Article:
The WorkKeys Center at Syracuse University is housed at University College. Its services revolve around the WorkKeys Skill Assessment System created by ACT in the 1990’s. WorkKeys was created as an “Entrance Exam” for the workplace is response to employers need to get the right person in the right job the first time.
Traditionally, Continuing Education provides services to adults who have successfully navigated the secondary education and or higher education system and are seeking more education and training. In this model our (UCE’s) “bucket” is at the end of the pipeline.
However, the pipeline is leaking badly, significantly reducing those who are in a position to benefit from our services
From National and State Bureau of Educational Statistics
Ever wonder why the market for your services is not larger?
While we in continuing education continue to target our marketing toward the relatively small percentage of the population who do “make it” Business and Industry cannot afford to wait for education reform to catch up with the demand for high skill workers. One sector of the economy that is launching its own education reform initiative is manufacturing.
In response to this overwhelming data, The National Association of Manufacturers decided on a course of action that would support long-term, systemic change to the development of the skills and competencies required by industry. In March 2009, the NAM-endorsed Skills Certification system was launched to support the growing technical demands of the modern manufacturing workplace. The system maps to both career pathways across the manufacturing economy and to the educational pathways in postsecondary education.
Contrary to popular opinion Manufacturing is not dead. As we enter the new decade, U.S. manufacturing is strong: if it were a country by itself, it would be the eighth largest economy in the world. At over $1.6 trillion, it is nearly 12% of the total U.S. GDP.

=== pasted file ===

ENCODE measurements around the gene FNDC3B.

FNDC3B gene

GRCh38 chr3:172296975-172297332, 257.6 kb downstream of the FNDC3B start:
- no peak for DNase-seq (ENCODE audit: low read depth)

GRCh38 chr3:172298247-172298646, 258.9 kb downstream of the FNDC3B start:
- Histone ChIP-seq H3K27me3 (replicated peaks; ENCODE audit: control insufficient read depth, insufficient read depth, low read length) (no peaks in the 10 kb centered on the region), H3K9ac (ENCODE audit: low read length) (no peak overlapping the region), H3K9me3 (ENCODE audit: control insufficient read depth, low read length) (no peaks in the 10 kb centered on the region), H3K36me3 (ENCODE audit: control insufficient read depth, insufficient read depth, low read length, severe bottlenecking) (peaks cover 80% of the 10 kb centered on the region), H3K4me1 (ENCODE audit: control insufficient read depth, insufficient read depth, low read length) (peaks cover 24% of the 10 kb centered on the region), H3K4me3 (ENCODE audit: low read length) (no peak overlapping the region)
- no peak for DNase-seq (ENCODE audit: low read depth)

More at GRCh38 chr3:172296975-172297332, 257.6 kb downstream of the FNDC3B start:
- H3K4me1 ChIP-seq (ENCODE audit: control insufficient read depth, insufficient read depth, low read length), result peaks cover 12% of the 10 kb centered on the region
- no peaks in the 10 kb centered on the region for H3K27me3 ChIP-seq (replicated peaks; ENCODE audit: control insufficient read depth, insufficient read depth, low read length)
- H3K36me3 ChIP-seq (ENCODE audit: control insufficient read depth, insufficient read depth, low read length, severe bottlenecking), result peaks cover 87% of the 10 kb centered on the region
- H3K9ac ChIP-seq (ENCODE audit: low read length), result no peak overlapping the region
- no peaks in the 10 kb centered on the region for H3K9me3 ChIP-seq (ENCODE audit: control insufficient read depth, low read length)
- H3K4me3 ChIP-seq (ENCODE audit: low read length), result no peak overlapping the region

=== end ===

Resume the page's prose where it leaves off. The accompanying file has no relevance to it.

At the heart of NAM’s strategic agenda is an acknowledgement that at every point in our pipeline we have “leaks” As manufacturers, if we have a challenge, we fix it at the source and always process improve. With our limited resources we need strategies that drive systemic change because we no longer have the luxury of developing a worker over decades – we need them productive on day one to compete in the global marketplace.
The foundational competencies in the first 3 tiers are grounded in ACT’s National Career Readiness Certificate. (same as the one issued by Syracuse University) The credentials aligned to manufacturing-wide technical skill requirements are AWS’s Certified Welder, MSSC’s Certified Production Technician, and NIMS’ Machining and Metalforming certifications. Finally, SME’s Engineering Technologist certification caps our entry-level skills system. These are the postsecondary credentials that have real value in the manufacturing workplace: For workers who need to improve their skills; For workers whose jobs may be at risk, or workers who have lost a job and need to return to the workforce; For individuals coming out of the military; and, For people moving out of welfare and into work. An investment in workforce training that leads to specific credentials produces both a sense of accomplishment and merit for workers, and substantiates for manufacturers that the person has the skills to succeed in the workplace.